Destinations Magazine

A Summer Treat—Pesto

By Patriciawinton @patriciawinton
By Patricia Winton
A Summer Treat—PestoI’m writing this post under duress. Not duress, exactly, but under orders.
There’s a woman in Rome who’s been my student for the past ten years. We meet weekly just to talk, to help keep her English speaking skills honed. Last week, I checked the time just as I rang the bell and was horrified to discover that I was an hour early. When she opened the door, I offered to go away for an hour, but she ushered me into the kitchen. “I’m cooking,” she said and steered me to a chair.
Strictly speaking, she wasn’t cooking. She was preparing pesto. As she stripped the basilA Summer Treat—Pestoleaves from the stalks and chunked the Parmigiano-Reggiano, I had a ringside seat. We chatted as we do about this and that. When she finished, I got to sample the finished product. And she said to me, “When you put this in your blog, you have to say it’s Olimpia Pallavicino’s recipe—not yours.” And so it is.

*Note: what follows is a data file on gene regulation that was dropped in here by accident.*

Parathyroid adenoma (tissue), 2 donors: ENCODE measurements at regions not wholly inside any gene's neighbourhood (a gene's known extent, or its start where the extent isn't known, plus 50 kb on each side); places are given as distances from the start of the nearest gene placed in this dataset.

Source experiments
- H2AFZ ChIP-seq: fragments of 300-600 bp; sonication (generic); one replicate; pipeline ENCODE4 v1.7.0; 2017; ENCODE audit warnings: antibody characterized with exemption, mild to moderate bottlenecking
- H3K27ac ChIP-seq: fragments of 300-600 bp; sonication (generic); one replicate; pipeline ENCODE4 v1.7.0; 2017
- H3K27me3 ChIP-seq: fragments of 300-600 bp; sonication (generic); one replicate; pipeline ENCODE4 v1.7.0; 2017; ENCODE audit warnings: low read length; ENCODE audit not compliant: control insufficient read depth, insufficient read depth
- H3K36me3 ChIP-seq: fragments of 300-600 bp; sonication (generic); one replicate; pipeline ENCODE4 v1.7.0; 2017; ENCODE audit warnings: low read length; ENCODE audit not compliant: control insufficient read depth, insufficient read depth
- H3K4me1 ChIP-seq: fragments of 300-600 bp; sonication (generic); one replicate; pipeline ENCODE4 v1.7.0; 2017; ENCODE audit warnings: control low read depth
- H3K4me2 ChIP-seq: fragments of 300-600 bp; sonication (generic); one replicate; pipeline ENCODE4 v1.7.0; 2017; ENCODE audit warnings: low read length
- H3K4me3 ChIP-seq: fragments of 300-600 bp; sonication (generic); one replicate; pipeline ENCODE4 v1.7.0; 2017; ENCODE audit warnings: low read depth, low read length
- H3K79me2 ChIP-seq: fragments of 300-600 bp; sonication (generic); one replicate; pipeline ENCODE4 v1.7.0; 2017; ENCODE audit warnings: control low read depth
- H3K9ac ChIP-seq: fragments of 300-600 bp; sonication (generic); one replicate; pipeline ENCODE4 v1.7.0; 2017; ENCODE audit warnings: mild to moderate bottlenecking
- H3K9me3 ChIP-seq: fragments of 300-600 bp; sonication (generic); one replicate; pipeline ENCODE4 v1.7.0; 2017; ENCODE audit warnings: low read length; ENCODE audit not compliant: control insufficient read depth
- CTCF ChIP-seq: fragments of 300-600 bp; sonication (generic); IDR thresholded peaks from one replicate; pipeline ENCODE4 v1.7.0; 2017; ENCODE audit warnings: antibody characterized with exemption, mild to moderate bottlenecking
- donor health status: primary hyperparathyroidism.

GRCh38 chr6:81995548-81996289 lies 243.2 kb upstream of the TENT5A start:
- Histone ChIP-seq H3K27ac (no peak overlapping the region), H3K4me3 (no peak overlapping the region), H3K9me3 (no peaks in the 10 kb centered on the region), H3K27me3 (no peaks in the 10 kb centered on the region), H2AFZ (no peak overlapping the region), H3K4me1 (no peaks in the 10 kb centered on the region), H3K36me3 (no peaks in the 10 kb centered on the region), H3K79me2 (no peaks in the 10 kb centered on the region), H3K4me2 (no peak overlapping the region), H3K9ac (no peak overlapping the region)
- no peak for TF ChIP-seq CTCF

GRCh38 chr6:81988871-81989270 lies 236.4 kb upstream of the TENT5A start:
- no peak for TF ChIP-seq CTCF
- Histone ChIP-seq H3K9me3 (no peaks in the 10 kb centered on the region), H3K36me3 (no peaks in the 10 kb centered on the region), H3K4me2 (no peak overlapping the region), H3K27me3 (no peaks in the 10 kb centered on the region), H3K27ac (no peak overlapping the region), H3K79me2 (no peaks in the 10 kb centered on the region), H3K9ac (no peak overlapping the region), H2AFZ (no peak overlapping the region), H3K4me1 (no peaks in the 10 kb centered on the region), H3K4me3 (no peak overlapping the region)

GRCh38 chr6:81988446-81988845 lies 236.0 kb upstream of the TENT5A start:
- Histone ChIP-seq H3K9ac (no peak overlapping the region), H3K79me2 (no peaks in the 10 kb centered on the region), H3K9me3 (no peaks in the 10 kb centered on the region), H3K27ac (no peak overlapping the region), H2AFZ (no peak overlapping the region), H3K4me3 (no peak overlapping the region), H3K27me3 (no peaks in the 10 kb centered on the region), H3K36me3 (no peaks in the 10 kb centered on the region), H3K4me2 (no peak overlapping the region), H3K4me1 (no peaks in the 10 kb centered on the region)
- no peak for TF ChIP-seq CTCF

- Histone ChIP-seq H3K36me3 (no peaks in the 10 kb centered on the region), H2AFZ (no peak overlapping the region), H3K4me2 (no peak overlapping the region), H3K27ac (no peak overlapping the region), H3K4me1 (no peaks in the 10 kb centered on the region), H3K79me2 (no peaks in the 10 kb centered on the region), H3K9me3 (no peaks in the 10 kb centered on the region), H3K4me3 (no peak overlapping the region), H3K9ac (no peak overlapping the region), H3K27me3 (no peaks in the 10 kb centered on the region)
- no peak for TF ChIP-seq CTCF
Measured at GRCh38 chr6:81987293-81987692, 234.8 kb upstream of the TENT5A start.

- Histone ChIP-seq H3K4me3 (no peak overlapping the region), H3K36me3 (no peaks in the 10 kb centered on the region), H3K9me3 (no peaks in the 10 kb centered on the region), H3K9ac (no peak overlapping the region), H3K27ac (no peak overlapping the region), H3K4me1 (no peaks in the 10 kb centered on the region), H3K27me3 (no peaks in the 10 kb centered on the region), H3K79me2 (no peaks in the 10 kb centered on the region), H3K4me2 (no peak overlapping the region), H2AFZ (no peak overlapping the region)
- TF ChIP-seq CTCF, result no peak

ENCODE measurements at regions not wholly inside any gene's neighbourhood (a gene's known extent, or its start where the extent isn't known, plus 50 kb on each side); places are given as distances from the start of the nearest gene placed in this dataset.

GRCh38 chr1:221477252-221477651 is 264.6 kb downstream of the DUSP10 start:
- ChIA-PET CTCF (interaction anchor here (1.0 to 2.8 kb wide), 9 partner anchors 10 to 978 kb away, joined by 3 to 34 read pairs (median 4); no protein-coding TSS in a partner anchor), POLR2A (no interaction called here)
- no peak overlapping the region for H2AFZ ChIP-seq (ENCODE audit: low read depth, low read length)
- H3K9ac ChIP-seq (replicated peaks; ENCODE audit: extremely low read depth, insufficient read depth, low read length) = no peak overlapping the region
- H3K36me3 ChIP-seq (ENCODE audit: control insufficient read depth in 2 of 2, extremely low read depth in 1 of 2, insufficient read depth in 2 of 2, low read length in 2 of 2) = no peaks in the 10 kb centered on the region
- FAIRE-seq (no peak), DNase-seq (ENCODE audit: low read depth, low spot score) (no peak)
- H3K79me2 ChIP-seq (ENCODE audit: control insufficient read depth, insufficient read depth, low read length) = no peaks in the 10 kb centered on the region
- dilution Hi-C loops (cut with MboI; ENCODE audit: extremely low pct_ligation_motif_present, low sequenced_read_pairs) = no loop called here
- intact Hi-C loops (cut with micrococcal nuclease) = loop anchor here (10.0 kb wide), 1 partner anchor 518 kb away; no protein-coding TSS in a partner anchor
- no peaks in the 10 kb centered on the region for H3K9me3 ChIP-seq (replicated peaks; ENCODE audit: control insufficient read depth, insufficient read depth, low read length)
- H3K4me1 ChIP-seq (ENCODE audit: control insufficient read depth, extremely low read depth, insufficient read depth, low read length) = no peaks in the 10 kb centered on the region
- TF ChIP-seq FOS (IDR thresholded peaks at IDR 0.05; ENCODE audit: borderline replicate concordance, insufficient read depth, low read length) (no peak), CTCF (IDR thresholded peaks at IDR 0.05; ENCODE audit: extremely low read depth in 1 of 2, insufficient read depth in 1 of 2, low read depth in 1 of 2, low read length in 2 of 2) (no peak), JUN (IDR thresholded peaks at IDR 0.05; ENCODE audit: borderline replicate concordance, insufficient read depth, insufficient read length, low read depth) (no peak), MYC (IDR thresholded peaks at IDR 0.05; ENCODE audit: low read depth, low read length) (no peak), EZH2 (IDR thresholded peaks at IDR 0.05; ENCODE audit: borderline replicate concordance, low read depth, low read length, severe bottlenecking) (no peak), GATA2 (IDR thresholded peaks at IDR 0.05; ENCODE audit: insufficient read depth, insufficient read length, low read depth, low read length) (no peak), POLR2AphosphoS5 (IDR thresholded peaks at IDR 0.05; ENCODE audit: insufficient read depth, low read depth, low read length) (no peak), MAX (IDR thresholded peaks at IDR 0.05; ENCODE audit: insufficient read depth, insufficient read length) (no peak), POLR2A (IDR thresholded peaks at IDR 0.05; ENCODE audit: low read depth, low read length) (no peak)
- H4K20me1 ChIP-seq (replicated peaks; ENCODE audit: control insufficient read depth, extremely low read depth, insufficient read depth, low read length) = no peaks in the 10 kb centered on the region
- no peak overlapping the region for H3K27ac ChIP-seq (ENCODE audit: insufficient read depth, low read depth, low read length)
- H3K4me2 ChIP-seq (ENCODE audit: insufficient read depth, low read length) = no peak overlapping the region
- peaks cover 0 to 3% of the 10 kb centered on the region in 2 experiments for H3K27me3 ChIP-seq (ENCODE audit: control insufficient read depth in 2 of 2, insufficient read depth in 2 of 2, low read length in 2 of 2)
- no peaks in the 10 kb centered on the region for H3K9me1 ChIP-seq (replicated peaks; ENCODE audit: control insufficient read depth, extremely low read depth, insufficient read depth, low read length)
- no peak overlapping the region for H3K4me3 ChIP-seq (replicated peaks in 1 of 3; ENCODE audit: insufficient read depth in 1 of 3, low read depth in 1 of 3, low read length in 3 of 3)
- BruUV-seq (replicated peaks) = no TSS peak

Olimpia didn’t measure anything; she just prepared it by instinct. I’ve tried to standardize the recipe, using American measurements (with metric equivalents in parentheses).
A Summer Treat—PestoPesto Milanese
2 cups basil leaves, lightly packed. Olimpia used the leaves from three stems.1/3 cup pine nuts (40 grams) Olimpia stressed that you must use the best pine nuts you can find.1/2 cup grated Parmigiano-Reggiano (45 grams)1/2 to 2/3 cup extra virgin olive oil (120-160 ml)1 clove garlic (optional) Olimpia omitted the garlic.
A Summer Treat—PestoPlace all the ingredients in a food processor and process until smooth. Olimpia did not grate the cheese. Instead she added it in chunks. She used a blender, and it took a while for the cheese to be completely pulverized. As a result, the pesto was very smooth.
Olimpia planned to serve the pesto with rice that evening, but for pasta she recommended using fusilli because there are so many nooks and crannies for the pesto to cling to.

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